MALONE LINCOLN
David Blanchette  /  Illinois Historic Preservation Agency via AP
William Malone, an employee of William B. Meyer Inc., moves Abraham Lincoln documents out of the Illinois State Historic Library stacks at the Old State Capitol in Springfield, Ill., on Sept. 2.
updated 9/8/2004 12:13:45 PM ET 2004-09-08T16:13:45

It’s bit more involved than renting a trailer and begging a few friends for help, but that can be expected when moving the world’s largest collection of Abraham Lincoln documents to its new home.

Sure, it’s all only going a block down the street. Just don’t tell that to Gary Stockton, who is coordinating the move that includes, among reams of documents that would make for several truckloads, a handwritten copy of the Gettysburg Address and the only photograph of Lincoln lying in state after his assassination.

The project has required years of planning, a platoon of movers, three weeks and $109,000. It is the last major step before opening the long-delayed, state-of-the-art Abraham Lincoln Presidential Library, on track to open late this month.

The old library is a dungeon-like maze of rooms beneath the Old State Capitol in downtown Springfield. With the move underway, shelves are half-empty. The floors are crowded with orange “RentaCrates” being loaded with books and papers. Empty cabinets, broken chairs and boxes of odds and ends are scattered everywhere.

The library’s collection ranges from rare books and original Lincoln documents to microfilms of Illinois newspapers and copies of routine county records. Then there are the truly irreplaceable items, like the Gettysburg Address, one of only five surviving copies.

Kim Bauer, curator of the library’s Lincoln collection, said the address had not been moved to the new building yet. He said it will probably be transferred without notice or fanfare, protected in a special container, to the new library’s vault on some quiet day.

The collection also includes a signed copy of the Emancipation Proclamation, letters between Lincoln and his wife, political correspondence, rare photos and a signed copy of the Thirteenth Amendment, which abolished slavery (Lincoln pushed the measure through Congress, but it wasn’t ratified by the states until some eight months after his death).

Delicate cargo
The moving company hired to haul most of the books and boxes to the new library won’t be handling some of the most precious documents, said Stockton, the archivist for the State Historic Library’s acquisitions. Instead, those items will be wrapped in their protective folders and boxes, then moved to the new building by library employees.

One delicate item that will be handled by the movers is the original tombstone of Lincoln’s son Edward, who died in 1850 at age 3, Stockton said.

A library devoted to the 16th president has been discussed for decades, but the project really got off the ground six years ago. Construction began in 2001 with a price tag of $115 million for the library and an accompanying museum that is to open next year.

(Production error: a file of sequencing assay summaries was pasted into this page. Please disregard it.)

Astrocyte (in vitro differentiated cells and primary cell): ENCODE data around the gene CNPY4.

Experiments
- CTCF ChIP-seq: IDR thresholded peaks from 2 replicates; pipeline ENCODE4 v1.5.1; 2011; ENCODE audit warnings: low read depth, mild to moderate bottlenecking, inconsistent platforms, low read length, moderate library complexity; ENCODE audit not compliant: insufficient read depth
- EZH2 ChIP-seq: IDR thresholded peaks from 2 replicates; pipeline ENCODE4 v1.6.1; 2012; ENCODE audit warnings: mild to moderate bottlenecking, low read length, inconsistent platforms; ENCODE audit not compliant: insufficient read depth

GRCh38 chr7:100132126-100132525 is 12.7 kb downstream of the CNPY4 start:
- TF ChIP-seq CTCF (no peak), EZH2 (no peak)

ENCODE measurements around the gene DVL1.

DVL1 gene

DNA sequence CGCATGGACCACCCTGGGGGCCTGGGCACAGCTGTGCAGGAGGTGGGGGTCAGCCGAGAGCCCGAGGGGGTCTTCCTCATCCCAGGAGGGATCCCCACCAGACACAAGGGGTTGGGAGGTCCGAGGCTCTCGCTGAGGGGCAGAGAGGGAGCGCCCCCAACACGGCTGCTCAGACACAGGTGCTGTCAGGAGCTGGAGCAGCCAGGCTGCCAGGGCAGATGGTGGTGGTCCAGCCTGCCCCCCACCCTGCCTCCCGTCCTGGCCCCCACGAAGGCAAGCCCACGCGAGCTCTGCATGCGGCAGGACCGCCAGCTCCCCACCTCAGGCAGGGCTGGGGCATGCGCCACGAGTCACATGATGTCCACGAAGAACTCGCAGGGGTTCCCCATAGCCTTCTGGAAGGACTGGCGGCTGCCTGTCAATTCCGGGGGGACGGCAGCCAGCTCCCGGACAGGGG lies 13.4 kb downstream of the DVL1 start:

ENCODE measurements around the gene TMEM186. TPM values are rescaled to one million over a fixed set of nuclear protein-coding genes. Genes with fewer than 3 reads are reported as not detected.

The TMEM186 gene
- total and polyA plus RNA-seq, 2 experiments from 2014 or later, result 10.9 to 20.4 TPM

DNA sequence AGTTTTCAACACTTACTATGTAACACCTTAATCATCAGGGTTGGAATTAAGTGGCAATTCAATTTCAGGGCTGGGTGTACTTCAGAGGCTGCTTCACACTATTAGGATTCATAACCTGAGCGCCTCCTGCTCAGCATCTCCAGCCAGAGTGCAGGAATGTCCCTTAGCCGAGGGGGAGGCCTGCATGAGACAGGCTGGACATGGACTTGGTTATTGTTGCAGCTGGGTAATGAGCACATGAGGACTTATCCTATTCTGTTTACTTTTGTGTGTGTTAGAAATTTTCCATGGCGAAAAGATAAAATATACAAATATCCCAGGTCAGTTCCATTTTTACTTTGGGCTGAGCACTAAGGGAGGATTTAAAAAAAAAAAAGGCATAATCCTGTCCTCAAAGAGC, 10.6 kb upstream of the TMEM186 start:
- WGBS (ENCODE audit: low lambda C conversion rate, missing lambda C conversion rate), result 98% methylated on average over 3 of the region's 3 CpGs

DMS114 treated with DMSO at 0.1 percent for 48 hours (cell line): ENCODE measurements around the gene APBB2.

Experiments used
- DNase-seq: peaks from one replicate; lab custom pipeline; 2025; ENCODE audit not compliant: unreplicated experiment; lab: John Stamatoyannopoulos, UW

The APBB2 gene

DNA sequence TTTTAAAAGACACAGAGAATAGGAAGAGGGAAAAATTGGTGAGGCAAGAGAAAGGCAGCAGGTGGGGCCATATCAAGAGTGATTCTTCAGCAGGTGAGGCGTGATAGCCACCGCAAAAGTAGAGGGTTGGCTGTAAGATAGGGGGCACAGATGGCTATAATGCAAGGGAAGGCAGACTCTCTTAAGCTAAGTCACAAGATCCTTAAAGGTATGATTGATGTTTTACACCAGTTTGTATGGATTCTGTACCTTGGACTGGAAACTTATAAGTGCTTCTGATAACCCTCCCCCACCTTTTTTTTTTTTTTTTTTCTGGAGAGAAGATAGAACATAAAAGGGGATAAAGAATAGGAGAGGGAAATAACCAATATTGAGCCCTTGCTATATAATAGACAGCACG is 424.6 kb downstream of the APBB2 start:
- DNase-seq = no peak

Stockton recalled an early meeting to discuss all the details. He asked how much money was being set aside to move the library’s contents.

“I could tell from their reaction that not a lot of thought had been given to it,” he said.

Perhaps as a reward for speaking up, Stockton was put in charge of moving the large collection.

The sheer volume is daunting: Imagine a semitrailer filled with paper from top to bottom. Now add four more just as full; that’s roughly the library’s 12,000 cubic feet of manuscripts, letters and prints.

Then there are the books. Line them all up on one shelf and it would be about 2.6 miles long.

There are 135,000 reels of microfilm and negatives, with more being added every day, and a little of everything else: statues, movies, paintings of obscure officials.

Biggest collection in the world
Much of that is general Illinois history and has nothing to do with Lincoln. Still, the library boasts that its Lincoln collection is bigger than the Lincoln materials at the National Park Service, the National Archives and the Smithsonian Institution combined.

State employees have been moving office furniture, personal items and some key library materials to their new building for weeks. But the official Big Move started Aug. 23 and is on schedule to finish in mid-September so the library can open late this month.

Employees already had decided where everything goes in the new library, down to which shelf will hold century-old bound volumes of “Harper’s.” They got extra planning time when construction delays and problems with the building’s temperature-control systems held up the opening of the library. The original target was February 2003.

A company that specializes in moving libraries is being paid $109,000 to pack the material, truck it a block down the street and unload it at the new library. Mark Dalene, a supervisor for the moving company, William B. Meyer of Connecticut, said this is the biggest moving job he’s ever tackled.

He called it an honor, and also a great responsibility, to move such historic items.

“If you misplace one book, the chances of them ever finding it are slim,” Dalene said.

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